Microchips used to ID penguins
Saturday 18th September, 2010Transponders, first used by the Trust on Stewart Island in 2005-06, are now used on all our reserves.
A tiny microchip embedded in glass is inserted under the skin with a needle, often at the back of the neck. Transponders are widely used for cats and dogs, farm animals and wild animals, including various penguin species. The transponder is a passive tag and is scanned using a handheld or wand reader.
In the past, the Trust has assisted the Department of Conservation with marking penguins, using stainless steel flipper bands, on its Tavora and Otapahi reserves. The bands have been suspected of causing injury through abrasion and entanglement, and also of negatively affecting foraging performance of some individuals and penguin species. Additionally, they require ongoing checking and maintenance. Debate on the possible impact of flipper banding continues in the scientific literature.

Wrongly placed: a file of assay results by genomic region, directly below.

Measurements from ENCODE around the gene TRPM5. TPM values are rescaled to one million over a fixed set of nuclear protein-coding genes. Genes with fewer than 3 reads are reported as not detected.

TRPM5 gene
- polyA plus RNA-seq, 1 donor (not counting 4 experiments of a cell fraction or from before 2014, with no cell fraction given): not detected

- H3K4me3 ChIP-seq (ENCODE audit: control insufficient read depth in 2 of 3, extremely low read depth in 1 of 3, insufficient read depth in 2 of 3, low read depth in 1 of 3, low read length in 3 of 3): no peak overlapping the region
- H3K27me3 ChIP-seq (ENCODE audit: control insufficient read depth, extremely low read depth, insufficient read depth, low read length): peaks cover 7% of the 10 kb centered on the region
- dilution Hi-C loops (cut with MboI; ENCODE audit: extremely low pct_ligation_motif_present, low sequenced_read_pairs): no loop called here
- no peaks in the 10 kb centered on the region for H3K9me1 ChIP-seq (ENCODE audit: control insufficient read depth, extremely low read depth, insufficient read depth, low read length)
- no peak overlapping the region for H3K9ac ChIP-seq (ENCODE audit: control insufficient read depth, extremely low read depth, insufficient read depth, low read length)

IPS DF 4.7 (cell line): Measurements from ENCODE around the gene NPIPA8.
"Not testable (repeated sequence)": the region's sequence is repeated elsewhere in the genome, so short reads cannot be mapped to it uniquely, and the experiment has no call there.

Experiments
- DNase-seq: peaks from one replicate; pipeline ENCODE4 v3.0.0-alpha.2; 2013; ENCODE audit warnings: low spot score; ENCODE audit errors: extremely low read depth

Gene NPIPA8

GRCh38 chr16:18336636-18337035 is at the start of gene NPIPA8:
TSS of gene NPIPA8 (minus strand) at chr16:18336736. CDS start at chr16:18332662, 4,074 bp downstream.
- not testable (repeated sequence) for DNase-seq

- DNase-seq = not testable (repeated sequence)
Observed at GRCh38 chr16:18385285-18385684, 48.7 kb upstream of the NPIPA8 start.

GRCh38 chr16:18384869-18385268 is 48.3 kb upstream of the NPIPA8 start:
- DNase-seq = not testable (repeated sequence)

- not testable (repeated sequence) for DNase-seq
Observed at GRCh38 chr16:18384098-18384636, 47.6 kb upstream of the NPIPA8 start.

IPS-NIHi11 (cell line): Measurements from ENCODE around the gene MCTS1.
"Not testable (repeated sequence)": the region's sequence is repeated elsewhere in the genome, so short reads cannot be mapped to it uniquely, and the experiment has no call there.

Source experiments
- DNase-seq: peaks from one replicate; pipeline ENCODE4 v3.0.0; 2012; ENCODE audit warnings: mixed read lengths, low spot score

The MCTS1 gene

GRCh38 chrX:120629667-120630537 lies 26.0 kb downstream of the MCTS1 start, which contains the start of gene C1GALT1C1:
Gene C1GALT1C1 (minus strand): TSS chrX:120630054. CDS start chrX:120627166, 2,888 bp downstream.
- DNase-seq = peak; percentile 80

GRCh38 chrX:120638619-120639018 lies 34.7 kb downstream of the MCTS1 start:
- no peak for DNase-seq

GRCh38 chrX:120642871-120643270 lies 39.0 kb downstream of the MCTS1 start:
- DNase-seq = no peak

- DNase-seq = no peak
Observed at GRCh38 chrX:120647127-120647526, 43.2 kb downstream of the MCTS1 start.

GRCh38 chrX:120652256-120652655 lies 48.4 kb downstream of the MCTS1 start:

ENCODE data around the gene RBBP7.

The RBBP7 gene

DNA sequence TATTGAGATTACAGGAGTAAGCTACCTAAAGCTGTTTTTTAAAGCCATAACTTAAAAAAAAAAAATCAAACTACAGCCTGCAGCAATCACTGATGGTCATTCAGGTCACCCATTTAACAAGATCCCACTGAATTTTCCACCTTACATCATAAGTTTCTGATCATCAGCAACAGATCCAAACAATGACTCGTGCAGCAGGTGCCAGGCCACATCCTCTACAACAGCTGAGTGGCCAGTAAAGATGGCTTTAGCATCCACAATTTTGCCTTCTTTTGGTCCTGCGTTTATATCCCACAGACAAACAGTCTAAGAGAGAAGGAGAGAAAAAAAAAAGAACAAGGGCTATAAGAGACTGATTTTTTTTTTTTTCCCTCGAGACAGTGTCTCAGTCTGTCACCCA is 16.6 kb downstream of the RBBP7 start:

Marking the penguins with transponders therefore offers significant advantages. This extends to the monitoring, which is extremely accurate and usually less intrusive, especially when the long wand reader is used.
Data gathered from the penguins marked with transponders will continue to be contributed to the Department of Conservation yellow-eyed penguin database, and will enhance the Trust's understanding of yellow-eyed penguin populations and their dynamics, including key issues such as recruitment.